Shaw glosses it

Til´-i-kum, or tilakum, n. (C) (Chinook,-tilikhum.) People; relations; relatives; associate; family; folks; friends; kin; kindred; band; tribe; fellow nation; population; person. (Applied generally, it means those who are not chiefs. It is also used to signify a tribe or band.) Example: Cultus tilikum,—common or insignificant persons. Huloima tilikum,—strangers. Nika tilikum,—my relations. Yaka klatawa kopa yaka tillikums,—he has gone to his people. Ahnkuttie tilikums,—ancestors; forefathers. Eells gives "Nika tilikums,—my friends; my relations; so when preceded by the other pronouns, as mika, mesika, nesika, klaska, yaka, it has reference to friends or relations. Hiyu tilikums,—a crowd; a throng. (Other spellings: Telikom; tekum; tilacum; tilecum tilicum; tellikum; tillikums (pl.); tillicum; tillochcum.)

>2) How is the word pronounced? spelt?
Primary accent is on the first syllable. The consonants are as in English (Chinook Jargon was traditionally written mostly in an English-based, relatively unstandardized orthography, though there was also a unique writing system called Duployan shorthand that was used in some circles, and increasingly from the turn of the 20th century on there has been a tendency to use IPA-related phonetic symbols, or "North Americanist" orthographies that draw heavily on those symbols). The first vowel, indeed the first syllable, is as in "till", the second vowel is a very understated schwa, like the i in "calibrate" or the second "a" in "catapult" at normal conversational speed; and the final syllable is somewhere along a spectrum between "come" and "calm". "Tillicum" is the usual English spelling. "Tillikum" is also common. Versions like yours with single "l" are less common (in English contexts; probably more common in actual Chinook Jargon usage, but pronounced identically. I'll leave it to the experts to say what the proper modern orthography is at Grand Ronde, Oregon.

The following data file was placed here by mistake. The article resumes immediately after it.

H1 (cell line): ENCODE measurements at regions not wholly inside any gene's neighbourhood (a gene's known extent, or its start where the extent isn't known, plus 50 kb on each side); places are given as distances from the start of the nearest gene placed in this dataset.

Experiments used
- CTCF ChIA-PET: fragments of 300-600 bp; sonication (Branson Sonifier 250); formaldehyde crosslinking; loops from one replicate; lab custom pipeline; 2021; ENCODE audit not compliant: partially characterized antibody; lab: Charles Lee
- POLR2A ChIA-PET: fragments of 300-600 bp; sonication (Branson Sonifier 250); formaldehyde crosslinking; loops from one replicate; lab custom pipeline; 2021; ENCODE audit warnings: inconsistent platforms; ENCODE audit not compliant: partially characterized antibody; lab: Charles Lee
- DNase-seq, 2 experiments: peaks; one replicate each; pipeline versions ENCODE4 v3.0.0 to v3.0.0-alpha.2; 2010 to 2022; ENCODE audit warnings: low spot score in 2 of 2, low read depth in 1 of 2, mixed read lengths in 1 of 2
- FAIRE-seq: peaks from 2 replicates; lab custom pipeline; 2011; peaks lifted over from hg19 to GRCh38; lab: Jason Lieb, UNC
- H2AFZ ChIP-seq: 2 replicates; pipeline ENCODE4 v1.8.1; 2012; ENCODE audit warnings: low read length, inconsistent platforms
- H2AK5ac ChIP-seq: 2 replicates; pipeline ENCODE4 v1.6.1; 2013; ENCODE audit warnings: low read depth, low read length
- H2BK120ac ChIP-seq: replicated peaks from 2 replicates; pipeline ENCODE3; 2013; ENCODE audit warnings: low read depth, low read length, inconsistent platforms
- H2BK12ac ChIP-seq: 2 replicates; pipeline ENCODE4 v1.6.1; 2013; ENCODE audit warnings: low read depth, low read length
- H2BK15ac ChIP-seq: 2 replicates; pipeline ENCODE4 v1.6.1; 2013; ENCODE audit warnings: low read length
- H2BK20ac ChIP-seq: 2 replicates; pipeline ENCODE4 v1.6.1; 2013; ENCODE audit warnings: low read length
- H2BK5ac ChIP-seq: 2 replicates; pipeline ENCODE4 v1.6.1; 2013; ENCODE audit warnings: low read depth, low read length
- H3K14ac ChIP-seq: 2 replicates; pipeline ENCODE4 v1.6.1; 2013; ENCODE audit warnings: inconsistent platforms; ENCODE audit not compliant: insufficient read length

>3) What is the connection with Tillicum Village?
Same word but with two l's. I imagine you have done a Google search and came up with Tillicum Village, in which case you know Tillicum Village is an Indian Cultural Center and restaurant (indigenous-style salmon) on Blake Island in Puget Sound.

>4) What is "Elip Tilicum? "
Well, Elip (EE'lip) is "first, superlative, elder", so "Elip Tilicum" could easily be "old friend" or "best friend" or "the elders of my people". ChinUk Wawa is a contact language, and its words, as in any trade jargon or pidgin, are very elastic and can cover quite a bit more semantic ground than their roots mean in the original languages.

>5) From what language or dialect did the word "tilicum" originate?
Chinook, as your dictionary entry below illustrates. Via Chinook Jargon into English.

>6) From what race or tribe did the word "tilicum" originate? (this may be >a different name or the spellings may be different, and someone halfway >across the world where we speak Indo-European mostly may get confused).
The Chinook, or Chinookan-speakers, are the indigenous peoples who lived at the time of European contact on the lower reaches of the Columbia River and around the area where it enters the Pacific. As far as I know the Chinookan languages per se are completely extinct, but the Wawa, or Jargon based on it (with admixtures of Nootkan, Salishan, English, French and other vocabulary) survives, as its use on this very mailing list evidences. This Jargon was a very widespread contact language in the NW US and far western Canada in the 1800s.

>And what is the connection?
The Royal Navy probably got the word from the Canadians. (If it's old enough, it might even have been built when the Royal Navy was also the Canadian Navy. Maybe it saw service in the Pig Wars. ;-)


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